Learning to make long-term decisions is perhaps the hardest part of the tech scale-up journey.
Naturally, you still need to respond and adapt to of-the-moment customer needs. But as you move away from the start-up phase, you also need to place greater emphasis on product and technology planning.
Tackling technical debt that could pose problems in the future is central to this.
We’ve written a lot about the different circumstances that can lead to technical debt. There are times when it is inevitable, even desirable, that speed of software development is prioritised over quality. (Check out this blog which looks at deliberate vs inadvertent and reckless vs prudent technical debt).
Whatever the story behind technical debt, it needs to be identified and managed. Bad debts need to be singled out and rectified before they come back to haunt you.
In our work with scale-ups, we find four types of technical debt routinely cause friction as a business and its processes get bigger and more complex. The longer they’re ignored, the harder it gets to resolve them, and the more damage they can cause.
Common technical debts that could harm your scale-up
Test coverage debt
Research into start-ups shows this is the area where most debt is accumulated and, despite attempts to automate, manual testing is still the norm. Small teams with relatively straightforward software can work quite effectively in this way. But testing rapidly becomes a problem as teams get bigger and software grows more complex.
Code quality debt
While testing may be the most common form of technical debt in start-ups, code quality has the highest impact on productivity. Dag Liodden, successful co-founder and CTO of Tapad, says this can be avoided through continuous refactoring, and that development teams should be accountable for cleaning up bad code as they incrementally improve the product.
“Balance thinking ahead and future-proofing with simplicity and quick delivery.”Dag Liodden
There are plenty of open source tools available to automate detection of ‘code smells’, so consider investing here if you suspect this to be an issue.
This debt is common in small teams where everyone has been deeply involved in the development and knows all the quirks and nuances of the system. It’s unlikely to cause problems in the short term, but resolving it has to be a priority before the team grows.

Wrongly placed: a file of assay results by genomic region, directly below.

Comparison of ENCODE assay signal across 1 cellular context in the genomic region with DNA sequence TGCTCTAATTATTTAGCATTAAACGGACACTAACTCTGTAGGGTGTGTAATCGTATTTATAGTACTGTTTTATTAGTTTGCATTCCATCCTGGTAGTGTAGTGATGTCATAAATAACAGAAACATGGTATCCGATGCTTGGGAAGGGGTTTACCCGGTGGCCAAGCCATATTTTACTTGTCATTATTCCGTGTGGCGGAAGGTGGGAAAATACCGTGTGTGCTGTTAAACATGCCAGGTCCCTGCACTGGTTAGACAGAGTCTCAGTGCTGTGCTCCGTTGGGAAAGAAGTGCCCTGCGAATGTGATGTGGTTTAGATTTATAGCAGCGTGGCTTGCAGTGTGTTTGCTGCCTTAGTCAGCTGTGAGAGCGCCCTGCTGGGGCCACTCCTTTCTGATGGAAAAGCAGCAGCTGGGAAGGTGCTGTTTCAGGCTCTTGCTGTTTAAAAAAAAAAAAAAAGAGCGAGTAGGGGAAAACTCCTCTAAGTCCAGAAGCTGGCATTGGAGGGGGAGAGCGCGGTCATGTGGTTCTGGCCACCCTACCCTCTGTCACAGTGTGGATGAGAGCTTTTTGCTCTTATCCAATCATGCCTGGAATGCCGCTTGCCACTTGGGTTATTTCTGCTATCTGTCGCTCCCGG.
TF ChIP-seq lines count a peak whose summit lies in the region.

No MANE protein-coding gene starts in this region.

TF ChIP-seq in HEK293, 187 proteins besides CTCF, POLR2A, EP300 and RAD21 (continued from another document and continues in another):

Documentation debt becomes a constraint in the time-to-effectiveness for new team members. As a business scales, this escalates exponentially if it’s not addressed. Worse still, it has the knock-on effect of introducing design debt where existing software is poorly understood.
The concept of technical debt increasingly extends into infrastructure, especially as infrastructure starts to look more like software. Snowflakes are uniquely configured infrastructure components (virtual machines, networks etc.) that aren’t written as code or managed through source control.
If this sounds familiar, it’s worth sorting it out at the earliest opportunity. Environment creation is usually the first constraint that needs to be resolved as the software delivery process is optimised. What’s more, according to 2018 Accelerate: State of DevOps, teams using infrastructure as code are 1.8x more likely to be ‘elite performers’.
How DevOps can rectify technical debt
Each of these technical debts causes problems in the day-to-day efficiency and effectiveness of teams. They might not directly result in a catastrophic failure. But they eat away at productivity, job satisfaction and value delivery. So, they hinder progress and don’t allow the business to reach its full potential.
The implementation of DevOps techniques is an opportunity to repay technical debts like these and improve processes to avoid future problems. It spans everything from shared self-service platforms which improve quality and consistency to as-code automation which can cut time spent troubleshooting snowflakes. Our CTO Steve Thair has blogged about some of the ways in which DevOps can help with technical debt here.
Tech scale-up leaders have a lot on their plate, from securing finance to developing skills to cornering new markets. But ensuring the underlying infrastructure has the resilience to support future growth has to be a top priority. Otherwise, you may find you’ve built a house of cards.